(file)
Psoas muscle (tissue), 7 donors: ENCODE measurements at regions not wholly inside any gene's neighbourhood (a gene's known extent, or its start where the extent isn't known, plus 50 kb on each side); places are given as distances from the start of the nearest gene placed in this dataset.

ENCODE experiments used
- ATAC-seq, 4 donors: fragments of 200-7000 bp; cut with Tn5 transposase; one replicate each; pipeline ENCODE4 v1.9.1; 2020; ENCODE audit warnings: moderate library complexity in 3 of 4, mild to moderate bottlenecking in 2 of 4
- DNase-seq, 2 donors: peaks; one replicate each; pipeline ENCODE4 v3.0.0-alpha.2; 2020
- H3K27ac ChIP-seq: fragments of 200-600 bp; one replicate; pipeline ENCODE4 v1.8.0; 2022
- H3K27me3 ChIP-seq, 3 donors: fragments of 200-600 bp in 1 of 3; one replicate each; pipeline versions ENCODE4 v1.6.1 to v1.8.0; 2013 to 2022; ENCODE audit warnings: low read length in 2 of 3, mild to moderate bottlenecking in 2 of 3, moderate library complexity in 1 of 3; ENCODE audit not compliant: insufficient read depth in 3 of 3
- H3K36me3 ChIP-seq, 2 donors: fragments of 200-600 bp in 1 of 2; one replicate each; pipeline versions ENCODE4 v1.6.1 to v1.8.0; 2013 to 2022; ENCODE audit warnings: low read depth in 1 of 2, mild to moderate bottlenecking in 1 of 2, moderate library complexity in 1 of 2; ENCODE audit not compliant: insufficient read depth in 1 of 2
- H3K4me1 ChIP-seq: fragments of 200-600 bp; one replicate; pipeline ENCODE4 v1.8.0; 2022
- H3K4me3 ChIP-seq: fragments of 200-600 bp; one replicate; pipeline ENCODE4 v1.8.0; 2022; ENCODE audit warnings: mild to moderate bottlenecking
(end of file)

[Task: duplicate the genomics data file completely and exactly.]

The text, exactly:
Psoas muscle (tissue), 7 donors: ENCODE measurements at regions not wholly inside any gene's neighbourhood (a gene's known extent, or its start where the extent isn't known, plus 50 kb on each side); places are given as distances from the start of the nearest gene placed in this dataset.

ENCODE experiments used
- ATAC-seq, 4 donors: fragments of 200-7000 bp; cut with Tn5 transposase; one replicate each; pipeline ENCODE4 v1.9.1; 2020; ENCODE audit warnings: moderate library complexity in 3 of 4, mild to moderate bottlenecking in 2 of 4
- DNase-seq, 2 donors: peaks; one replicate each; pipeline ENCODE4 v3.0.0-alpha.2; 2020
- H3K27ac ChIP-seq: fragments of 200-600 bp; one replicate; pipeline ENCODE4 v1.8.0; 2022
- H3K27me3 ChIP-seq, 3 donors: fragments of 200-600 bp in 1 of 3; one replicate each; pipeline versions ENCODE4 v1.6.1 to v1.8.0; 2013 to 2022; ENCODE audit warnings: low read length in 2 of 3, mild to moderate bottlenecking in 2 of 3, moderate library complexity in 1 of 3; ENCODE audit not compliant: insufficient read depth in 3 of 3
- H3K36me3 ChIP-seq, 2 donors: fragments of 200-600 bp in 1 of 2; one replicate each; pipeline versions ENCODE4 v1.6.1 to v1.8.0; 2013 to 2022; ENCODE audit warnings: low read depth in 1 of 2, mild to moderate bottlenecking in 1 of 2, moderate library complexity in 1 of 2; ENCODE audit not compliant: insufficient read depth in 1 of 2
- H3K4me1 ChIP-seq: fragments of 200-600 bp; one replicate; pipeline ENCODE4 v1.8.0; 2022
- H3K4me3 ChIP-seq: fragments of 200-600 bp; one replicate; pipeline ENCODE4 v1.8.0; 2022; ENCODE audit warnings: mild to moderate bottlenecking